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Klee, Paul
born: 1897 München,buchsee, near Berne, Switzerland
died: 194o Muralto, Locarno, Switzerland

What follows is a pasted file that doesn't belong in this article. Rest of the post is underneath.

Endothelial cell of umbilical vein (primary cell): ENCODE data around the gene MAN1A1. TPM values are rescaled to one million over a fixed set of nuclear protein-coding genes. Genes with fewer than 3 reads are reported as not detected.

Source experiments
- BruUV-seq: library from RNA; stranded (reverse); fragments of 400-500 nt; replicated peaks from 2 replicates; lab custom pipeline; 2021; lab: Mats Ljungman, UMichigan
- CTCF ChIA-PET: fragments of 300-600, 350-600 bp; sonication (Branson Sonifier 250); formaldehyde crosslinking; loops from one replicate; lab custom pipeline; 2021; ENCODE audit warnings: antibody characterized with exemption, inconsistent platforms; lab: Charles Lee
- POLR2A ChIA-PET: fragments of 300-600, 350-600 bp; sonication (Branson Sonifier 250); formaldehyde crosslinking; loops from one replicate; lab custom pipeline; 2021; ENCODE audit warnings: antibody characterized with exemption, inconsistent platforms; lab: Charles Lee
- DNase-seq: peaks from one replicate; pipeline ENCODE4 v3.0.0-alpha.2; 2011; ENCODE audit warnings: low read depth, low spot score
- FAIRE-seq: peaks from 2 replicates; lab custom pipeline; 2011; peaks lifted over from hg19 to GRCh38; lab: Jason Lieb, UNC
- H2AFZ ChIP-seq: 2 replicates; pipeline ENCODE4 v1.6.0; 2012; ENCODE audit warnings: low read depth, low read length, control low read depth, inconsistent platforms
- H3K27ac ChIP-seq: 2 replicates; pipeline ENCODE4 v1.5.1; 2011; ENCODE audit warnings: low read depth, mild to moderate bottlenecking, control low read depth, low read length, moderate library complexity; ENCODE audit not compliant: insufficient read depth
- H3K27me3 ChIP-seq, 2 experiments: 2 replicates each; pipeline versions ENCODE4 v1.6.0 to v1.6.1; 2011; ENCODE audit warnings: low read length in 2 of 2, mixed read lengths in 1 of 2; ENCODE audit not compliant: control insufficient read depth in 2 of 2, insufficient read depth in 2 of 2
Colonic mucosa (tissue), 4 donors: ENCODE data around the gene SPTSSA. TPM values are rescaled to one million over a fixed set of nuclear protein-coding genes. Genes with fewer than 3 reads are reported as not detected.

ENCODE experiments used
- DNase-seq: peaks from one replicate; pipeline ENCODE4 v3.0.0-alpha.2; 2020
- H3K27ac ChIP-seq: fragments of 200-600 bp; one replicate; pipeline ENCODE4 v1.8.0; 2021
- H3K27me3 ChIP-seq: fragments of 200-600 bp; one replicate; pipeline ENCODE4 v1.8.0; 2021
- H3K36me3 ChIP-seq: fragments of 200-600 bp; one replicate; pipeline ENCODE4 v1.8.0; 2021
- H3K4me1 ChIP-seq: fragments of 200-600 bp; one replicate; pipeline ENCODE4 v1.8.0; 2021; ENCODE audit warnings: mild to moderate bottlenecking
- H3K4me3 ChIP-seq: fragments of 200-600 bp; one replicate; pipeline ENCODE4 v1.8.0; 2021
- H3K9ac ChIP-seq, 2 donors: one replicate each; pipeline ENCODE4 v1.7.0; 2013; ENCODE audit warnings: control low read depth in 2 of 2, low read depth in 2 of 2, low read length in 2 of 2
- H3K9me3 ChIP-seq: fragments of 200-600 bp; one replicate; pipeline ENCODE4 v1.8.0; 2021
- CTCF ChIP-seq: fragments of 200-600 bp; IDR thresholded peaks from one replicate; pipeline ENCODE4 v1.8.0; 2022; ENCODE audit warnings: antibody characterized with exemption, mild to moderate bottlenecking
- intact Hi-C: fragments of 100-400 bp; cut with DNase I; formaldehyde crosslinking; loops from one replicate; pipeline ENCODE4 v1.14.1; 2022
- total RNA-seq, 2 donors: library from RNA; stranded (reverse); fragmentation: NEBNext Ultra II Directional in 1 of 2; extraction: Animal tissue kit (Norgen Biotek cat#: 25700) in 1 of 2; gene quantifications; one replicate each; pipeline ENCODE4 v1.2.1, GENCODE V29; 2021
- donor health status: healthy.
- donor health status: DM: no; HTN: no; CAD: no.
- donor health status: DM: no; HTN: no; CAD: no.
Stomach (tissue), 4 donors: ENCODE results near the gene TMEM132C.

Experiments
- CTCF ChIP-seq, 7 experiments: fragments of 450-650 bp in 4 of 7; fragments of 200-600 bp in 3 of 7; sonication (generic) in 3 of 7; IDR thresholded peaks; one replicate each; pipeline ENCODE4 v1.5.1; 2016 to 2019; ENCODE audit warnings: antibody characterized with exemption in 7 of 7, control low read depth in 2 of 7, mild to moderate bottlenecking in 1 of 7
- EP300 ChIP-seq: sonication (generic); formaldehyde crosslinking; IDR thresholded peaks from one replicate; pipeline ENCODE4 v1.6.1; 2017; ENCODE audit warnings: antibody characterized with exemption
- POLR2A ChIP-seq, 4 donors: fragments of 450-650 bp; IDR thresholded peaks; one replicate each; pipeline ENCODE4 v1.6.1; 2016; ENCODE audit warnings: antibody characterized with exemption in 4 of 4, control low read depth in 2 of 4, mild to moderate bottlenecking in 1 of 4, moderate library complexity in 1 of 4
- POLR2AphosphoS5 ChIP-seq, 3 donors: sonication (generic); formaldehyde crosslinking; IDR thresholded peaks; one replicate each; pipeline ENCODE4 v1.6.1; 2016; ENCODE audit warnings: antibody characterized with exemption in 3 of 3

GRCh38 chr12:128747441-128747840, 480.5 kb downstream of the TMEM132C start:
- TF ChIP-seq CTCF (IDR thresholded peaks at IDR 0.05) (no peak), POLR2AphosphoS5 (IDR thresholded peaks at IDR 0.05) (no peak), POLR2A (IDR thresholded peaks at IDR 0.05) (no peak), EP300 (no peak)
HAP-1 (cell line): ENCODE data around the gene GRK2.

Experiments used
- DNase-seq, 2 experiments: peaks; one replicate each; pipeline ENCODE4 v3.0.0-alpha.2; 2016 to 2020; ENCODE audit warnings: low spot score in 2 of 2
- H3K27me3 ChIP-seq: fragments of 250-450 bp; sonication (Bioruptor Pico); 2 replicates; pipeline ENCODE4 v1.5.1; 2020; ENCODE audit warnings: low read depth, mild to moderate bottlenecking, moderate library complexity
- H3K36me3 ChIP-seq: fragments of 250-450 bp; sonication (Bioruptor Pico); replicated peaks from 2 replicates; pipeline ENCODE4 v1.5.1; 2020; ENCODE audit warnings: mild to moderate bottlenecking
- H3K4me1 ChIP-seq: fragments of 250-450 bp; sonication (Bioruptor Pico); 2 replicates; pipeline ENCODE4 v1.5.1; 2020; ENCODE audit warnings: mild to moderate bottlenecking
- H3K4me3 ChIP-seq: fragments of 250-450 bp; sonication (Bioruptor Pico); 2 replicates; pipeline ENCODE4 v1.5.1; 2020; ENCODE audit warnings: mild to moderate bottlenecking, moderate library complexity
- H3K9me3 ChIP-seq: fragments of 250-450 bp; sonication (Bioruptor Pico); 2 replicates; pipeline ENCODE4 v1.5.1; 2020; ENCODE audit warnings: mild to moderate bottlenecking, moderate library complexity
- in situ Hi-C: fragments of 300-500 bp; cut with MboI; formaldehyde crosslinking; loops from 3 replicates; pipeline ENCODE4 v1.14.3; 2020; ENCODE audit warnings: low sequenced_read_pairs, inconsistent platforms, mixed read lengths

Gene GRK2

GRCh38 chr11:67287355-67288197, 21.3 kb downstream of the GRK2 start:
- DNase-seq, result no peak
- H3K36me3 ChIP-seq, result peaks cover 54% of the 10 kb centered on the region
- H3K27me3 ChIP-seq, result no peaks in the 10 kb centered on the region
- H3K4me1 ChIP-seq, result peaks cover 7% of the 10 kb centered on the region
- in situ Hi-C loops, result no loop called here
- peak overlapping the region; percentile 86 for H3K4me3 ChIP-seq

In 1911, the year Paul Klee drew Head of a Woman, he met Wassily Kandinsky, Franz Marc, and August Macke in Munich. The following year Klee took part in their exhibition, The Blue Rider. This pen and ink drawing marks the end of Klee's early phase, yet it also anticipates some of the graphic devices and inventions that would soon bring him fame. The simplified contour, which captures the essence of the model and whose harshness is softened by delicate washes, depicts not only what the artist's eye sees but also what it makes him feel. Indeed the whole of Klee's work was based on his credo, "Art does not reproduce the visible, it makes visible." Key events in his career were a confrontation with Cubism and with Robert Delaunay's Orphism (1914, in Paris), as well as an experience of the Mediterranean region (on his Tunis journey of 1914). Klee's art was equally based in the study of nature and the study of art itself. The light-flooded composition Highroad and Byroads is one of a series of works done in 1928 and 1929 under the impression of a trip to Egypt. The rigorous structure of horizontal strips and rectangular fields reflects the approach of Klee's Bauhaus period (1920-1931). The linear scaffolding, also present in many other works of the late 192os, follows the rationa) principles of design which the artist had worked out for purposes of instruction at the school. His experience of the brilliant Egyptian sunlight, the expansiveness of its countryside, and the traces of its ancient culture, are all translated into compellingly simple form and clear color. The horizontal strips and lines evoke fields and terraces; the unbroken blue and violet bands at the top convey an impression of a horizon and distant sky, but might also be read as the Nile. By shortening the colored bands towards the top, Klee suggests a landscape receding in space without, however, going so far as to create a perspective illusion that would destroy the flatness of the picture plane. The light color harmonies wonderfully suggest desert sand and soil, water and vegetation, without being at all realistic. Beyond the impression it gives of the Egyptian landscape and atmosphere, the picture would also seem to contain a metaphorical, universal reference to streets and roads, symbols of the hierarchical order of social life, but also of its secrets and vicissitudes, its errors and confusions. In the watercolor Tone from Sicily- an island Klee visited in 1924 - details are indicated by means of what he called "squaring." The mountains are covered with groups of short brushmarks of a kind that would reappear in the Divisionist paintings of the 193os. Underscored by the title, the forms and colors of the painting evoke a mental picture - or conjure up a memory - of gleaming, sun-warmed villages overhanging Mediterranean bays, under a perpetually blue sky. The mosaic-like interior structure and the strips of silver foil at top and bottom lend the composition a touch of preciousness, and bring reminiscences of the art of the past in this region to mind. Klee's Fool in Trance (1929) belongs to a long series ofworks on the subject of theater, circus, and variety shows. The figure, built up principally of linear arabesques, appears against an indeterminate background of light browns and greys. It seems translucent and almost weightless, evoking the state of trance. This intention is underscored by emphasis on the gesture of the hands, open as if in supplication, and the facial features of overlarge eye and open mouth, which suggest the appearance to the figure of a dream or vision. Expelled by the National Socialists from his teaching post at the DüsseldorfAcademy in 1933, Klee emigrated to Berne, Switzerland. It was here that he did his late work, whose subject-matter was often ambiguous or gently ironic, as in the tempera and watercolor Über-Blick (Over-View, or Super-Gaze). Continuing to explore the borderline zone between objective reference and abstraction, Klee evoked an ambivalent relationship between nature and its creatures. Here the image oscillates between a mountainous landscape and a face, whose Super-Gaze seems to fix us impassively but threateningly.
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